Workers at a division of video game company Activision Blizzard voted to unionize, creating the first union at a major games company in the United States.
On Monday, a small group of Wisconsin-based quality assurance testers at Activision Blizzard’s Raven Software, which develops the popular Call of Duty game franchise, voted 19 to 3 in favor of unionization.
Although the group of around 20 workers represents a small part of the company, which employs nearly 10,000 workers worldwide, the vote marks a symbolic victory for workers’ rights advocates in an increasingly mired industry. by allegations of abuse and poor working conditions.
The campaign to organize Raven’s office workers was part of a larger internal reshuffle at Activision Blizzard, a gaming giant based in Santa Monica, Calif., after it was sued by the California Department of Fair Employment.
The lawsuit alleged a workplace where sexual harassment, gender discrimination, retaliation and a “frat boy” culture — where men objectified women’s bodies and openly joked about rape — were rampant. In the fallout from the lawsuit, Microsoft decided to buy the company for nearly $69 billion. He recently settled a separate federal civil rights lawsuit over allegations that management ignored sexual harassment and workplace discrimination against female employees.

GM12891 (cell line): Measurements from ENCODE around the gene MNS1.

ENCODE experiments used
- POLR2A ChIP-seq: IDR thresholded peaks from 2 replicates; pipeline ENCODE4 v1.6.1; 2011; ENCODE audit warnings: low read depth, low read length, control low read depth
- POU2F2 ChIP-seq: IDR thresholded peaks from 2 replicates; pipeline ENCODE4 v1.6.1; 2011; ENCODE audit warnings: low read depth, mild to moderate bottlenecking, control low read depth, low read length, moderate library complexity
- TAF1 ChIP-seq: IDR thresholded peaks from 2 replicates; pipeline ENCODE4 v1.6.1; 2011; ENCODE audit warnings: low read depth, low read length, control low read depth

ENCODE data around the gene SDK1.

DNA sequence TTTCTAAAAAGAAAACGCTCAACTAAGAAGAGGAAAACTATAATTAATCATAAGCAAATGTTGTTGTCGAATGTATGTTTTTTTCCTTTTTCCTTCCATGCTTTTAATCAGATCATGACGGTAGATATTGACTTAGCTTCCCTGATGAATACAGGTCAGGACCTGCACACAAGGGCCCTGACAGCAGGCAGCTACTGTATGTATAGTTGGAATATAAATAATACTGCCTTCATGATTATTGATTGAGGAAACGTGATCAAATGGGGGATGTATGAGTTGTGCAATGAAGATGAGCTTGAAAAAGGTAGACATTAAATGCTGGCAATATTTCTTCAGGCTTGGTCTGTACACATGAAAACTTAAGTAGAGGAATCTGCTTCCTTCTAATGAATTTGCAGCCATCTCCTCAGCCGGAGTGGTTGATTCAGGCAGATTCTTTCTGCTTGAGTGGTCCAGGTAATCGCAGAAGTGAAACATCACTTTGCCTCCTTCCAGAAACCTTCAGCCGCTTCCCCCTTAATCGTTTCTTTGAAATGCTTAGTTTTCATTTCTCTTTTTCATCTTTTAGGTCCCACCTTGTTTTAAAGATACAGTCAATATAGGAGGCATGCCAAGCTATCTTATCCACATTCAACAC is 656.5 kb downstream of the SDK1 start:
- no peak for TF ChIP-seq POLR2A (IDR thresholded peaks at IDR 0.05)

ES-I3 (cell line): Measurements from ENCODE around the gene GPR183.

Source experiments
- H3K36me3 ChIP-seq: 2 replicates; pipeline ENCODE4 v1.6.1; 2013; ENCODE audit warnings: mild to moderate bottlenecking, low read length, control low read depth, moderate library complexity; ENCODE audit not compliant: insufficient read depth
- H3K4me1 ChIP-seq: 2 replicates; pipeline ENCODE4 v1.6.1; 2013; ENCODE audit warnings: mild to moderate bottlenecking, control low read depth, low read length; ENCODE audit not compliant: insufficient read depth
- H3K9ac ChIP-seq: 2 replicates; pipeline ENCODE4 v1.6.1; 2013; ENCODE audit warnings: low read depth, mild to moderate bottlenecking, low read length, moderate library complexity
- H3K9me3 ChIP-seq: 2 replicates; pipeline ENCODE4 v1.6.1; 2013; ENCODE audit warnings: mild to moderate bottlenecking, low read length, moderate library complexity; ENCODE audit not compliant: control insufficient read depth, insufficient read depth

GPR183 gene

Microsoft said it would not interfere with any organizing efforts.
The Milwaukee office of the National Labor Relations Board counted the mail-in ballots Monday afternoon via videoconference. An NLRB regional director had ordered an election in May after rejecting pressure from Activision to include a broader category of Raven workers, which could have diluted the union group’s vote.
Activision Blizzard said in a statement Monday that it respects workers’ right to vote on a union, but criticized how those workers were ranked.
“We believe that any major decision that will impact the entire Raven Software studio of approximately 350 employees should not be made by less than 10% of Raven employees,” the company said.